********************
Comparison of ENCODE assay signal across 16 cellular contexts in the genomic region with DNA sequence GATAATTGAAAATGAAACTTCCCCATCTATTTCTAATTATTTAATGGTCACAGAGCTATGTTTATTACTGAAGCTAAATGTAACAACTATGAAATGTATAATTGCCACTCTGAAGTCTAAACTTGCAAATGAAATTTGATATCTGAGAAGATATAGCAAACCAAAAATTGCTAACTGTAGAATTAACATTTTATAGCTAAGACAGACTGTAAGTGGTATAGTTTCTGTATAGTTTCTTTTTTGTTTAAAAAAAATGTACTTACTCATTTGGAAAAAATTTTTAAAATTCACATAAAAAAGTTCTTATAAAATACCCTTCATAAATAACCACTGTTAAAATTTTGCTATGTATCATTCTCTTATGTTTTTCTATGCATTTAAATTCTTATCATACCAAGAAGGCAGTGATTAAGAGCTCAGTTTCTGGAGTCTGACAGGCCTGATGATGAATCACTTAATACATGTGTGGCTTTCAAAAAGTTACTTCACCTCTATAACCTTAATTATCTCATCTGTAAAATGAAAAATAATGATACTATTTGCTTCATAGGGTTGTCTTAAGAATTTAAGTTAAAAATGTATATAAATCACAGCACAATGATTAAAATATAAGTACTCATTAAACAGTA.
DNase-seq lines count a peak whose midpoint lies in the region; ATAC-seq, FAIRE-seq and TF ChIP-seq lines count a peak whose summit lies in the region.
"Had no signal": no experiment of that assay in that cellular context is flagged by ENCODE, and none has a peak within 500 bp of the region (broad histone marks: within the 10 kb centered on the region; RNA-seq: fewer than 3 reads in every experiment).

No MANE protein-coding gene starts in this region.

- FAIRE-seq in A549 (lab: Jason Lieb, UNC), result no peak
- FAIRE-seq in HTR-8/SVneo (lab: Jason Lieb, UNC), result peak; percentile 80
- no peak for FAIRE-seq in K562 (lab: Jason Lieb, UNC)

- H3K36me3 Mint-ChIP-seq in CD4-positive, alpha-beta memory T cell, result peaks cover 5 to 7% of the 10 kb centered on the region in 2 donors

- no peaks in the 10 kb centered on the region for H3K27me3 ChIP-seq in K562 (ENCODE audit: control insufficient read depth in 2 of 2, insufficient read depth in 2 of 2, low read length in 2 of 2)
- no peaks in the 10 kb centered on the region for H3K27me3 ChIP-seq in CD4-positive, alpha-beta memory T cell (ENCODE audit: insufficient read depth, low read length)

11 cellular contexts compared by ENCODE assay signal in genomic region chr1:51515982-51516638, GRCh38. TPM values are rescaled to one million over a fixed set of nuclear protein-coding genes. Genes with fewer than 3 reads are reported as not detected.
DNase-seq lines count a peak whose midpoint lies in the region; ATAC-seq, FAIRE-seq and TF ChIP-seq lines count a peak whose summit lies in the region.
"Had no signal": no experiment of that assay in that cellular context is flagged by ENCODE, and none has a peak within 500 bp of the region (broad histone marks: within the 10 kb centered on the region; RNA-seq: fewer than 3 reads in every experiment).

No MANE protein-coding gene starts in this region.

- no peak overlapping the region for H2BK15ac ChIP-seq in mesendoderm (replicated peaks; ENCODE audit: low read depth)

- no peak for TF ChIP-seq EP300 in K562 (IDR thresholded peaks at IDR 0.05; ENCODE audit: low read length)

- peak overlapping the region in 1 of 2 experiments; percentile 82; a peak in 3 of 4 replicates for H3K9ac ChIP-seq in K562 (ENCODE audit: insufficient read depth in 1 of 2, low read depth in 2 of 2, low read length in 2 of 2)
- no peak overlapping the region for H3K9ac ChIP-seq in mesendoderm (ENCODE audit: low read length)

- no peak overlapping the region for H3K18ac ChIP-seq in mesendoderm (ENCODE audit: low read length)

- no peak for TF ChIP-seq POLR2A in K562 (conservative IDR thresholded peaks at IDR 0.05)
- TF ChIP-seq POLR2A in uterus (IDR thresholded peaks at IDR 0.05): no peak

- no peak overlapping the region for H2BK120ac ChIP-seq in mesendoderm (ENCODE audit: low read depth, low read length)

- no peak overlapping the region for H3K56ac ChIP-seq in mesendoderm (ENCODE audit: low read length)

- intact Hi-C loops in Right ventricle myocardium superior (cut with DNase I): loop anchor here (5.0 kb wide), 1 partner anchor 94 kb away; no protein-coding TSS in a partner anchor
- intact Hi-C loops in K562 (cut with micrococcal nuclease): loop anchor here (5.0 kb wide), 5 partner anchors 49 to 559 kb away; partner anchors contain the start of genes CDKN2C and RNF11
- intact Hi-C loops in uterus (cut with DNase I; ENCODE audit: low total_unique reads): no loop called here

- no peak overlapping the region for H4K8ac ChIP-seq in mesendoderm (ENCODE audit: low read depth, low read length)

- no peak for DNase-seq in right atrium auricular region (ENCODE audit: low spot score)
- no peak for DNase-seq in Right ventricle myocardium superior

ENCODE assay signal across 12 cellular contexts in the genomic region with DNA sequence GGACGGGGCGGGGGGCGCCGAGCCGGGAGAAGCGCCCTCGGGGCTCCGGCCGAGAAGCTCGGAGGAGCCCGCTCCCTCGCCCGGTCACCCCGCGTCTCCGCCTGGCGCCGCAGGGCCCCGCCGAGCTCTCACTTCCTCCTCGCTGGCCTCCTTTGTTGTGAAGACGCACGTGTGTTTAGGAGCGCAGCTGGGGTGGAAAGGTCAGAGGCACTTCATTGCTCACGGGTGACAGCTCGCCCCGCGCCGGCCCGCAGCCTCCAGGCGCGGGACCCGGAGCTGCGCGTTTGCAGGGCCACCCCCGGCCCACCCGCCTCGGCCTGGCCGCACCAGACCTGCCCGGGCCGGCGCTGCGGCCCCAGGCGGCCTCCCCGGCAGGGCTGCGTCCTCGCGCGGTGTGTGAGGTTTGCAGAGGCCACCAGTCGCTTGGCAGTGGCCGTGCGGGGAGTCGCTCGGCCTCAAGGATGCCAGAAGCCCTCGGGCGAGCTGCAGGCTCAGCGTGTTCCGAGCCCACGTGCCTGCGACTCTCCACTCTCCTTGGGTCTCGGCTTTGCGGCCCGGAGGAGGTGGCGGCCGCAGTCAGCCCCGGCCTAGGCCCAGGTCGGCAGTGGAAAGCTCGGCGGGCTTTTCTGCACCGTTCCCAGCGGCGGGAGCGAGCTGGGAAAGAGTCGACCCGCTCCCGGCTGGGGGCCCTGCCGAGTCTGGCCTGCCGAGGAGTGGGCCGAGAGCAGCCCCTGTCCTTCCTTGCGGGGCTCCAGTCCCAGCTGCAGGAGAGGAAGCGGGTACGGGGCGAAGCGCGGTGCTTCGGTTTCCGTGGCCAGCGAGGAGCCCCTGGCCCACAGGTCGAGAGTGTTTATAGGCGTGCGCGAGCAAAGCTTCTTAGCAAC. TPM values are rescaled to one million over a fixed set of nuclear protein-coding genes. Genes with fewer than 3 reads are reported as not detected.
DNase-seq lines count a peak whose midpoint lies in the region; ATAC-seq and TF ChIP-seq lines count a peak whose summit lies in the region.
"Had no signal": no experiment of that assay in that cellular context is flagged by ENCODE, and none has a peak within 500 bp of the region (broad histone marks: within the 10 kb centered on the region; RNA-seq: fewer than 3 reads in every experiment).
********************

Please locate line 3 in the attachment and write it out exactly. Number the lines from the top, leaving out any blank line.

"Had no signal": no experiment of that assay in that cellular context is flagged by ENCODE, and none has a peak within 500 bp of the region (broad histone marks: within the 10 kb centered on the region; RNA-seq: fewer than 3 reads in every experiment).